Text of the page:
In 1900, Ladies’ Home Journal ran a bold piece that would have a rich afterlife. Its headline: “What May Happen in the Next Hundred Years.”

The author, an engineer named John Elfreth Watkins, got a lot right. He predicted something uncannily close to the internet and cell phones. Then again, he was sure that C, X and Q would be gone from the alphabet.

In 2012, BBC News Magazine responded to that 1900 piece and asked readers to make their own guesses for the 2100s.

As I followed this convoluted (but fun) exchange, I wondered what Amherst faculty and staff might make of it.

So, I chose a few predictions, from 1900 and 2012, and e_pressed my _rafty _uestions. (Dear X, C and Q: Wish you were here.) This is what I learned.

An illustration of a person eating giant fruit
One prophecy from 1900 was that fruit would be much bigger in our time. Watkins believed strawberries would grow as large as apples and “one cantaloupe would supply an entire family.”

“My first reaction was, Why do we want big strawberries and cantaloupes?” says Maida Ives, Amherst’s manager of farm education and operations. “Genetic breeding for crops is usually for flavor, disease resistance or yield. What value does a big strawberry bring except for novelty?”

Ives guesses that Watkins thought bigger fruits might offer proof that future farmers had learned to defeat disease microbes.

“Food trends are a combination of consumer demand and the way media writes things,” she says. “In the ’90s at Amherst, students wanted fat-free foods. In the 2000s, it was all about sustainability and how crops were grown. More recently, the trend is toward nutritious power foods.”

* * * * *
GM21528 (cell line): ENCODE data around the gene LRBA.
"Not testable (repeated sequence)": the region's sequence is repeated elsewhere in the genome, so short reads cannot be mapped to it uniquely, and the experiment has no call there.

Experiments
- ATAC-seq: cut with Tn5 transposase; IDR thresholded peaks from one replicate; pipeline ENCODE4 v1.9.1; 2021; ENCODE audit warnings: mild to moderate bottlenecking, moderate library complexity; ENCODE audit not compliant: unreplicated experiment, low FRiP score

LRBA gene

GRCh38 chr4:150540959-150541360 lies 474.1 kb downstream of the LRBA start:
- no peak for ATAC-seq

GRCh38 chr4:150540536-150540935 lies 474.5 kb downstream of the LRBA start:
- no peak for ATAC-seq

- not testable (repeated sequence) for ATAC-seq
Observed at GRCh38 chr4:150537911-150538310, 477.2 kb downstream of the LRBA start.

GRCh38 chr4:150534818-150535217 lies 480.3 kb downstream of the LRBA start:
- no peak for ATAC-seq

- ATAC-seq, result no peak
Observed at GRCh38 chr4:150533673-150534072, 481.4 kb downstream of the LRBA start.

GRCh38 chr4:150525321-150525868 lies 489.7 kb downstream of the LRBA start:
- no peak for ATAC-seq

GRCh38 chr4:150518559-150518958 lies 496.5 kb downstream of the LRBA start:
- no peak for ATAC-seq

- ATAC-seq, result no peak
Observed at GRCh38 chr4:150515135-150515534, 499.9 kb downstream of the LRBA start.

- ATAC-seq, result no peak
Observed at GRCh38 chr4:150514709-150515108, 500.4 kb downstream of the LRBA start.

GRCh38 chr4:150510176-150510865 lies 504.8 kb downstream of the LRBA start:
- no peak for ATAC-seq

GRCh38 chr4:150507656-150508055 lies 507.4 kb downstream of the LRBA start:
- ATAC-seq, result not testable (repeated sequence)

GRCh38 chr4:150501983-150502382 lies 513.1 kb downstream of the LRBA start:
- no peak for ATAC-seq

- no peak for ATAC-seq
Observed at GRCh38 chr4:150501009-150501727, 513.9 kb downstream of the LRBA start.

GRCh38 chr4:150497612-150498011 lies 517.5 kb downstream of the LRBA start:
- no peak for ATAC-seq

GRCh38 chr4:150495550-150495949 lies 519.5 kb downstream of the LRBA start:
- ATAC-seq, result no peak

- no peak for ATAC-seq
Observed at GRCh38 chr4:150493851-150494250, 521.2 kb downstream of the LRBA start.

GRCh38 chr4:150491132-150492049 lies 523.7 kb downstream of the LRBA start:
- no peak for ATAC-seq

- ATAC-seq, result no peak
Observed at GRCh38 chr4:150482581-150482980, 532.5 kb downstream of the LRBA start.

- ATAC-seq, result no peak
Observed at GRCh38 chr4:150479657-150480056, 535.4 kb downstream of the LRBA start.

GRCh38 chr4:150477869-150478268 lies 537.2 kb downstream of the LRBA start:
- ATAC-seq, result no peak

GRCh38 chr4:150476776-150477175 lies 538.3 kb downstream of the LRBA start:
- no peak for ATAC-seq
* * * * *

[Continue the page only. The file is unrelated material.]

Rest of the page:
An illustration of a wedding cake
Now on to a BBC reader prediction for 2100: “Marriage will be replaced by an annual contract.”

“We talk a lot in class about how marriage is very different now than it used to be,” says Catherine Sanderson, the Poler Family Professor of Psychology, who teaches the course “Close Relationships.”

A century ago, life expectancy was around 50; now you can be married to someone for 75 years. “That’s a long time to be tied to one person. But I actually have a much more optimistic take. I think the meaning of marriage is changing in ways that are really healthy and good.”

Studies show that marriage has historically been most advantageous for men, because women did all the cooking, cleaning and childcare. Today, those are more often shared responsibilities. Recent research on same-sex marriages reports even more equity at home.

“Maybe instead of a contract,” she suggests, “you treat it like getting an annual physical. Each year, you say to your spouse, ‘Let’s check in and see how we’re doing. Are there things we could be doing differently?’”

An illustration of a hot air balloon with letters on the balloons
What about the premature obituary for C, X and Q? “At first, I thought the logic is that these letters are either ambiguous or redundant,” says Associate Professor of English Christopher Grobe. “C can be pronounced as K or S,” he notes. “And Q and X feel like combinations of other consonants we have.”

Then he realized that, in 1900, they were well into the terse age of the telegraph machine. “Also, many were pressing for a more fanatically compressed and pure way of writing,” Grobe says. “George Bernard Shaw had an elaborate interest in phonetics and dialects and, when he died, left a pot of money for anybody who could create a synthetic writing system in a more compressed form.”

But language, Grobe says, has never developed in the direction of simplicity. If anything, it tends toward complexity, ambiguity and inefficiency.

So thanks for sticking around, C, X and Q, to help us embrace what’s next, unequivocally.

Illustrations by Yifan Wu